Conclusion: This month, discussions regarding technologies used to facilitate highly specialised business functions have been prominent. Tailored solutions which focus on the performance of tasks, such as case outcome predictions, automated insurance claims, water monitoring for farms, sensors in apartment foundations to identify faults early and health risk identification, are amongst those discussed. These new solutions and frameworks can be beneficial for customers by automating tasks to address resource and skills shortages, as well as being cost-effective. However, these can be sensitive markets, performing very delicate functions that do warrant a certain degree of caution for vendors and customers when adopting, and a great deal of diligence afterwards. Investment in infrastructure because of expanding platforms, networks or associated equipment, training and consolidation with existing business operations are amongst the issues that may arise. Wrapping new solutions and service elements around other core services and operations can become a complex task. While customers do demand advanced offerings, vendors must find ways to increase value to clients by ensuring they acquire or have access to resources and skills that can be leveraged to support these new function-based solutions and associated issues.

Conclusion: Successfully hiring new employees can bring lots of benefits to an organisation – improved productivity, employee morale or business outcomes, to name just a few. Equally, poor hiring decisions can be extremely costly to an organisation. Having to dismiss someone who was recently hired but proves to not be a good fit for the role can impact the organisation in many ways, and usually at a higher cost than the direct costs associated with the actual recruitment process.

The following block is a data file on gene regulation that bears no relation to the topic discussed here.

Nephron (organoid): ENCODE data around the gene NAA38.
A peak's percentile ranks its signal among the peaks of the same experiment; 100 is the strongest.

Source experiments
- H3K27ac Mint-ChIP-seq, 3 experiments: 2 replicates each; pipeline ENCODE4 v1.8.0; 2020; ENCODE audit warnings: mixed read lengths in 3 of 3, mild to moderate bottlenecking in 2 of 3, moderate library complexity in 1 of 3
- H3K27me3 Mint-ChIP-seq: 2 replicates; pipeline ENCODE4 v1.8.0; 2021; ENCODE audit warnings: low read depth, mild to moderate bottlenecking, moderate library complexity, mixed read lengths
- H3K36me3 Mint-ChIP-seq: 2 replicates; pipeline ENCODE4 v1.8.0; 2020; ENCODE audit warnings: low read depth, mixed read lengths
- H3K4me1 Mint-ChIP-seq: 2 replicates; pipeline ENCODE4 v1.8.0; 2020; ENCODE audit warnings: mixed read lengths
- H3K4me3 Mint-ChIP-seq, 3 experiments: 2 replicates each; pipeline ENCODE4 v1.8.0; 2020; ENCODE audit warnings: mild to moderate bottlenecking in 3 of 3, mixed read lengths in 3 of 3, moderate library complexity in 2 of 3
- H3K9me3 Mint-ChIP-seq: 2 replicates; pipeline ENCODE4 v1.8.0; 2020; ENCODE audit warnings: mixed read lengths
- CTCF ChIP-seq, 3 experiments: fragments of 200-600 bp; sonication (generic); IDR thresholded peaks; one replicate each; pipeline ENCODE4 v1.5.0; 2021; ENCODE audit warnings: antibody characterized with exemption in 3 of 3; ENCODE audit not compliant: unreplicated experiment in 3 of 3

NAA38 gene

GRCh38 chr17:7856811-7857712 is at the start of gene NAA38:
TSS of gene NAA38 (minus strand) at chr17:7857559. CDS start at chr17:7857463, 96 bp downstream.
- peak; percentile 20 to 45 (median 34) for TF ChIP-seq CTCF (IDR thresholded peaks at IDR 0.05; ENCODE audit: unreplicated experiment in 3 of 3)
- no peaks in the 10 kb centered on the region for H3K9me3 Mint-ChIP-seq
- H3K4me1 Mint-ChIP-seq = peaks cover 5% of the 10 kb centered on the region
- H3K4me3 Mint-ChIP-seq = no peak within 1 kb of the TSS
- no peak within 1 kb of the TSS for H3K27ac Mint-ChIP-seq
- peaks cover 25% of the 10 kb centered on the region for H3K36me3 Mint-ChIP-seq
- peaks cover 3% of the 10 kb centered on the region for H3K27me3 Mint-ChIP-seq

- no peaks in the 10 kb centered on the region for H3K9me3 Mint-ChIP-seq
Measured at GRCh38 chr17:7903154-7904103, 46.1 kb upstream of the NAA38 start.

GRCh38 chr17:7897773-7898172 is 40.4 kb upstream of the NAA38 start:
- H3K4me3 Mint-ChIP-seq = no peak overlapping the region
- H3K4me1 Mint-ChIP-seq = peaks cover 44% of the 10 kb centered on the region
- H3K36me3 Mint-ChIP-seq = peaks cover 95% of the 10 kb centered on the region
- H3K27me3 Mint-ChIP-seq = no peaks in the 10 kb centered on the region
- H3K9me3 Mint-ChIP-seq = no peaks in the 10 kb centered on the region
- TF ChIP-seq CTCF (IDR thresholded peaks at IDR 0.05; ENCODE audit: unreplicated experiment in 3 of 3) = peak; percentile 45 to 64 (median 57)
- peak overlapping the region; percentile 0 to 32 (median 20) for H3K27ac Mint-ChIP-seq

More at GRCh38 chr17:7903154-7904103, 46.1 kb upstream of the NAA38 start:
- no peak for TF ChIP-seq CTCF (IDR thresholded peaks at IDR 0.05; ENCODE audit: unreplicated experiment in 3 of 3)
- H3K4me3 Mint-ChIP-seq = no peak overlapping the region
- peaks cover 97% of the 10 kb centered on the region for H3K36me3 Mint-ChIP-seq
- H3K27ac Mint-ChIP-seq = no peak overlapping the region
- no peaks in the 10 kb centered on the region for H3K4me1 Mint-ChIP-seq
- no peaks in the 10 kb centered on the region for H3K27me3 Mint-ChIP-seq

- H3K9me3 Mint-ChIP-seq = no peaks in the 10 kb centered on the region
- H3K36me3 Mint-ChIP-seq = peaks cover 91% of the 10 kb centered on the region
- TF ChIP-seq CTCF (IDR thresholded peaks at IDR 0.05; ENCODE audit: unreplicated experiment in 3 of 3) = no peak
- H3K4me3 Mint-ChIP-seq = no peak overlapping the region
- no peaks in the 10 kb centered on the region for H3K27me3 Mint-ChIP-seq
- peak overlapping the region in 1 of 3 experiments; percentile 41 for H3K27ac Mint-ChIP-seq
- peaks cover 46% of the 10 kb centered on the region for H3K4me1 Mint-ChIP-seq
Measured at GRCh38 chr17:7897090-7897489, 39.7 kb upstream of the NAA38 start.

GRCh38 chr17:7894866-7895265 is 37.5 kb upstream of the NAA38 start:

HR tech is a rapidly growing field of software solutions that are designed to help improve the recruitment process, with the ultimate goal of helping organisations improve their hiring outcomes.

Organisations wishing to improve their hiring effectiveness or efficiency should consider the emerging new recruiting solutions and how they may help address any identified problem areas in their current recruitment efforts. But caution needs to be taken, especially for artificial intelligence (AI) solutions that may be built on historical data that results in bias, for example giving preference to particular genders.

Conclusion: This month, there has been increased discussion regarding security services; in particular, the growth of the Australian security service provider industry and benefits associated with procuring locally. Now that customers recognise security as a basic function, a strong local security services sector has evolved. Local vendor expertise within the Australian market, regulations, customer demands and the security environment as it pertains to Australian businesses is invaluable when establishing mechanisms to avoid and respond to security incidents. Security is a necessity, but vendors must be prepared, and more importantly understand the local market, as well as businesses, to ensure customers can avoid, continually educate staff about and respond to security incidents effectively.